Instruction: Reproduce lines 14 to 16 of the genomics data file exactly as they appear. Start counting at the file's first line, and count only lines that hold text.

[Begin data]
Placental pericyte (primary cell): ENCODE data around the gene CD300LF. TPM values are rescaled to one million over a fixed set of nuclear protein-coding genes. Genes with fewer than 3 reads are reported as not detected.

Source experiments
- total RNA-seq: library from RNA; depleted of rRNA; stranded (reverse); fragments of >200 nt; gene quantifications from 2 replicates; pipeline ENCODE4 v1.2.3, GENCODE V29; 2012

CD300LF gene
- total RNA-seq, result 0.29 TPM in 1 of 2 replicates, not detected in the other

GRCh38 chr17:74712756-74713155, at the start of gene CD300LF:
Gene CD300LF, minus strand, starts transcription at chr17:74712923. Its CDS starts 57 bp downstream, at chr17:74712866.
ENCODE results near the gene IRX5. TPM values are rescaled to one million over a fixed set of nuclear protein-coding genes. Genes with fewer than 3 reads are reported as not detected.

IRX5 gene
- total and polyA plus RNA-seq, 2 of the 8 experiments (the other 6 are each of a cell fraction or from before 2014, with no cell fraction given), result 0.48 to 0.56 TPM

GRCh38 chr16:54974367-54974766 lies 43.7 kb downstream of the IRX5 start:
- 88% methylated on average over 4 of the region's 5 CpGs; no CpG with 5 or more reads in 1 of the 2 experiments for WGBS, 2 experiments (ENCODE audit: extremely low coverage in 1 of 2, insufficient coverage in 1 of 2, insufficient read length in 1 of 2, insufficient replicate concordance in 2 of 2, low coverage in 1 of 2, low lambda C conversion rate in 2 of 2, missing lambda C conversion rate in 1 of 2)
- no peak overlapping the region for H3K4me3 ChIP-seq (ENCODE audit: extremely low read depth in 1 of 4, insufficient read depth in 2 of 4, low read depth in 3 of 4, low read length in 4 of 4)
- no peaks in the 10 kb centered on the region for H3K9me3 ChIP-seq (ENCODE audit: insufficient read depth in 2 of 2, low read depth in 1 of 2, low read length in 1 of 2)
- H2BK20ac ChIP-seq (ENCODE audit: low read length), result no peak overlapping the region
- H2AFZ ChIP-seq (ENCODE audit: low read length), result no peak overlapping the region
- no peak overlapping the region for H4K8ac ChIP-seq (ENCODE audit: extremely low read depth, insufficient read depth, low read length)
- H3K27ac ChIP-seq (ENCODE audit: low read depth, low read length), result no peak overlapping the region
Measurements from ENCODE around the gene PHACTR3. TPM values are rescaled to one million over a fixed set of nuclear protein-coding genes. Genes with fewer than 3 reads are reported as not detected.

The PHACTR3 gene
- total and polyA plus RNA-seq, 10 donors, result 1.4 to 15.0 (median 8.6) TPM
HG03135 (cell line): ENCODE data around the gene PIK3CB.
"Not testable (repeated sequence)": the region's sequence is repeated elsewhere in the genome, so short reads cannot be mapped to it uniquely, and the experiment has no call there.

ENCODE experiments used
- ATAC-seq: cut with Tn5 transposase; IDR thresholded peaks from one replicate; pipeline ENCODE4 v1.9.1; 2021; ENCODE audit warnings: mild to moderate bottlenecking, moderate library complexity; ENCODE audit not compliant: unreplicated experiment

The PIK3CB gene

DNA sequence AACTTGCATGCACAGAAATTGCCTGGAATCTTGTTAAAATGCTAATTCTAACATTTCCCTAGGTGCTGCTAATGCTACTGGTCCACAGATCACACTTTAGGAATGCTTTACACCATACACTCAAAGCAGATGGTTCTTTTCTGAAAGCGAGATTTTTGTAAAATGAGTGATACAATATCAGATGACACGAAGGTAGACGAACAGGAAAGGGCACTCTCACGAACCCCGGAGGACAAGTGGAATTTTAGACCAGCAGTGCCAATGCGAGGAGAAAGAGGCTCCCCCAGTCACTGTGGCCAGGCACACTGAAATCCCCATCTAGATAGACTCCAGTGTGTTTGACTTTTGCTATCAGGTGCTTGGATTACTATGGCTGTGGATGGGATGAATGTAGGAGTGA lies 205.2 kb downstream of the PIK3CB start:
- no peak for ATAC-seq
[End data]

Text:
- no peaks in the 10 kb centered on the region for H3K9me3 ChIP-seq (ENCODE audit: insufficient read depth in 2 of 2, low read depth in 1 of 2, low read length in 1 of 2)
- H2BK20ac ChIP-seq (ENCODE audit: low read length), result no peak overlapping the region
- H2AFZ ChIP-seq (ENCODE audit: low read length), result no peak overlapping the region